Academic journal article Texas Law Review

A Horizontal Federalism Solution to the Management of Interstate Aquifers: Considering an Interstate Compact for the High Plains Aquifer*

Academic journal article Texas Law Review

A Horizontal Federalism Solution to the Management of Interstate Aquifers: Considering an Interstate Compact for the High Plains Aquifer*

Article excerpt

I. Introduction

This Note focuses on the tremendous problems with the current management of the High Plains Aquifer - the largest aquifer in the continental United States and a critical source of water for agriculture and other American industries.' The aquifer underlies portions of eight states,2 and thus it is currently governed by eight very different and sometimes conflicting groundwater regimes. This governance structure has not been up to the task - the aquifer, which is essential to our country's agriculture industry, is now in jeopardy of depletion within only a few decades.3

This Note proposes a new management scheme for the High Plains Aquifer that derives from the principles of horizontal federalism4 - an interstate groundwater compact. There are currently no compacts governing interstate aquifers,5 and there has been no serious discussion or proposal of this type of governance scheme for interstate aquifers.6 But compacts are commonly used for managing other types of interstate water resources,7 and I suggest that the interstate compact for the High Plains Aquifer be modeled according to a particular eastern river-basin compact, as opposed to the western interstate river compacts that are commonplace in the western United States.8 At the same time, I do not advocate for the rote adoption of just any interstate compact. Instead, I will suggest modifications to these easternstyle river-basin compacts that I find faithful to principles of horizontal federalism, such as providing opportunities for an attractive form of local decisional input in order to satisfy local interests.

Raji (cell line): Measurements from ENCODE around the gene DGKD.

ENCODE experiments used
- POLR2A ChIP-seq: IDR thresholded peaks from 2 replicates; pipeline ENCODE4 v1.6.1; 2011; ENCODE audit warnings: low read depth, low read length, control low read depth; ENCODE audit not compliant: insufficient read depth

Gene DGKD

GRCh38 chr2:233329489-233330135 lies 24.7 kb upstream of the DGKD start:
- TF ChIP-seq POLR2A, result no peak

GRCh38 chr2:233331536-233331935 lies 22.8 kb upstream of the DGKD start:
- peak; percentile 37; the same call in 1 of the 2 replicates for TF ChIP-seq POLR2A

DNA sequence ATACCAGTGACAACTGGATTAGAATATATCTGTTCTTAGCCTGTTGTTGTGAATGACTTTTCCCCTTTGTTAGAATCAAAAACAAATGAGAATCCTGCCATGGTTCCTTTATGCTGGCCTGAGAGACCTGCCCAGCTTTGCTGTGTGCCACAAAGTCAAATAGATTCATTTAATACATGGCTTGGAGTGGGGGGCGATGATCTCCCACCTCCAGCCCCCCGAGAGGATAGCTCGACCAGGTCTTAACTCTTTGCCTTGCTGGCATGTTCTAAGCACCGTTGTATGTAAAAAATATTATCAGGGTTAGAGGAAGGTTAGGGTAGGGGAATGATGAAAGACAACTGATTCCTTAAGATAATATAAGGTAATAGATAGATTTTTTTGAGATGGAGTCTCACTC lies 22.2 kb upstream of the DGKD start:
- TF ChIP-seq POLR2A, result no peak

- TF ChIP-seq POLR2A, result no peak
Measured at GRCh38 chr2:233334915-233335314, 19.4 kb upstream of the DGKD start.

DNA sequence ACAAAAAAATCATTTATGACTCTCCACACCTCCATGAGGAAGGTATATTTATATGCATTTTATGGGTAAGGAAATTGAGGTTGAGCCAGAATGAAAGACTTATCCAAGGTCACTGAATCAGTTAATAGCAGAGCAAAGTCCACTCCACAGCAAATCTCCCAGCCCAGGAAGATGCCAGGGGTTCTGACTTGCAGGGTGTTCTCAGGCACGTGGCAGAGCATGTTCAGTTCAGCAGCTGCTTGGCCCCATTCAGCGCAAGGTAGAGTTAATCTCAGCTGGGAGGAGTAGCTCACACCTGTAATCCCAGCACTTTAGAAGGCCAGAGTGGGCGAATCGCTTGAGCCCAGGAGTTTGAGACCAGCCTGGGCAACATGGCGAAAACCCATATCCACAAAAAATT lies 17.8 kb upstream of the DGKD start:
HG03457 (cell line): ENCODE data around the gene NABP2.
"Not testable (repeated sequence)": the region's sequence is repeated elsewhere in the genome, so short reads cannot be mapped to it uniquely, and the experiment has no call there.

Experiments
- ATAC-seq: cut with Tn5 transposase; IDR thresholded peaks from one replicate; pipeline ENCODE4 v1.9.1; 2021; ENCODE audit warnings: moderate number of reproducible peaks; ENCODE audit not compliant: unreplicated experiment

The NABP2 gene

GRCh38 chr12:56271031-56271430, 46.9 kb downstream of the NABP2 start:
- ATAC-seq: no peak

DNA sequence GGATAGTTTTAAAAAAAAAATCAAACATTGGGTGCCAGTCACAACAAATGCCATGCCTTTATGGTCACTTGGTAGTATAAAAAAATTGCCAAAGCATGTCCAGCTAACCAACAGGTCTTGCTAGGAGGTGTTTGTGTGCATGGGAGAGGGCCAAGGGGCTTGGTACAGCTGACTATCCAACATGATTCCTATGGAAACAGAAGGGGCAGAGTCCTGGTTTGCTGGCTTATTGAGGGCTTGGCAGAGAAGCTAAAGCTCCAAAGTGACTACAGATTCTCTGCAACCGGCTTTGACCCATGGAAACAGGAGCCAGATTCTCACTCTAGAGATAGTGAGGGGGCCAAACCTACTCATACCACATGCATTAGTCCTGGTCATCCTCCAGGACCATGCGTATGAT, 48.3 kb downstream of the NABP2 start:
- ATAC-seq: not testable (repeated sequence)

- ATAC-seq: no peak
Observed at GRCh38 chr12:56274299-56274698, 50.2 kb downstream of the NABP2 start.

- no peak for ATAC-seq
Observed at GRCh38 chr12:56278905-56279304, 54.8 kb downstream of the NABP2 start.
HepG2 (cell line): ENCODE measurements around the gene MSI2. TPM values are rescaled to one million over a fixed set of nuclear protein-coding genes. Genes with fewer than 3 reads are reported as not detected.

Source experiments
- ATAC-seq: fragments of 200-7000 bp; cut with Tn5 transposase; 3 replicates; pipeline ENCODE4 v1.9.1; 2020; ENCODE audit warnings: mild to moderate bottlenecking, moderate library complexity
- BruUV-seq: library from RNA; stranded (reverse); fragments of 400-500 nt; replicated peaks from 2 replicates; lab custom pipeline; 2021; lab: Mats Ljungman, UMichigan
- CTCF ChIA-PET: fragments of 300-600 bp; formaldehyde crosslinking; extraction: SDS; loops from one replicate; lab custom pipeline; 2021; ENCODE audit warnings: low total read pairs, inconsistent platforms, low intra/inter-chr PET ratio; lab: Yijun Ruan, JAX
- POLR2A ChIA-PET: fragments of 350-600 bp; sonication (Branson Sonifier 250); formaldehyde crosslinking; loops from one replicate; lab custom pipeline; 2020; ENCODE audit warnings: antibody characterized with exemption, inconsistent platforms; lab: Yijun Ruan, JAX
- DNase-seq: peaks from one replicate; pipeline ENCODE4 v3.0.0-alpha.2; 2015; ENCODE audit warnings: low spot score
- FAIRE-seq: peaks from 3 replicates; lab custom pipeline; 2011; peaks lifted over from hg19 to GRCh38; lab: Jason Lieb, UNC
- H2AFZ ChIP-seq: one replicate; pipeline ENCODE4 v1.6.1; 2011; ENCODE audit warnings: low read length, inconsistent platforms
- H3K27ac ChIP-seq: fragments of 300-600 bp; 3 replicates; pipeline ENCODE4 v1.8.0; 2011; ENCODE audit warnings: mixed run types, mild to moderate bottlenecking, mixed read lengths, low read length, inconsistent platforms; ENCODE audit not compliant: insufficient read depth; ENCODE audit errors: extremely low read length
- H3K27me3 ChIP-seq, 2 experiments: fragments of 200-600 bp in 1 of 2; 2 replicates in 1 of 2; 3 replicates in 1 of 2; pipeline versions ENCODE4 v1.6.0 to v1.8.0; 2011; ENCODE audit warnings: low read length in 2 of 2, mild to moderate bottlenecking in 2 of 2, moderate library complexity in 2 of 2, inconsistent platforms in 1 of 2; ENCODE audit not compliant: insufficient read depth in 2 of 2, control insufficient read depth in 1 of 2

Throughout this Note I suggest a new governance scheme for the High Plains Aquifer, yet many if not all of these suggestions may be applicable to any of the numerous interstate aquifers in the United States.9 Therefore, while I do not argue for implementation of interstate compacts for any and all transboundary domestic aquifers, these principles should be helpful for other interstate aquifers also in need of new management regimes.

The organization of this Note will be as follows: In Part II, I will briefly explain the important characteristics of the High Plains Aquifer and how the aquifer is threatened with imminent depletion. I will then explain the current management scheme within the aquifer - the various groundwater doctrines for each of the overlying eight states.

In Part III, I will develop my argument that a change in the governance scheme is needed. I start with the presumption that a governance scheme for a vital resource like groundwater should promote goals of equitable and sustainable use of that resource. I then argue that in interstate aquifers, such as the High Plains Aquifer, these goals are not being promoted for two main reasons - the current management scheme allows negative externalities and is administratively inefficient.

Then, in Part IV, I suggest that a new scheme should be adopted according to the principles of horizontal federalism. I explain why an interstate compact is preferable to other horizontal-federalism solutions, and then I explain the principles and current uses of interstate compacts.

Finally, in Part V, I argue that an interstate compact is the best solution for a management scheme in the High Plains Aquifer. I will show how an interstate compact will promote equitable and sustainable use of the aquifer, and alleviate concerns present in the current governance scheme of the aquifer. I will make specific recommendations that an interstate compact for the High Plains Aquifer should consider, and then I will address potential questions and concerns for an interstate groundwater compact.

II. The High Plains Aquifer and Its Governing Authorities

A. The High Plains Aquifer

The High Plains Aquifer is the largest aquifer in the continental United States,10 and it spans eight states: Colorado, Kansas, Nebraska, New Mexico, Oklahoma, South Dakota, Texas, and Wyoming. …

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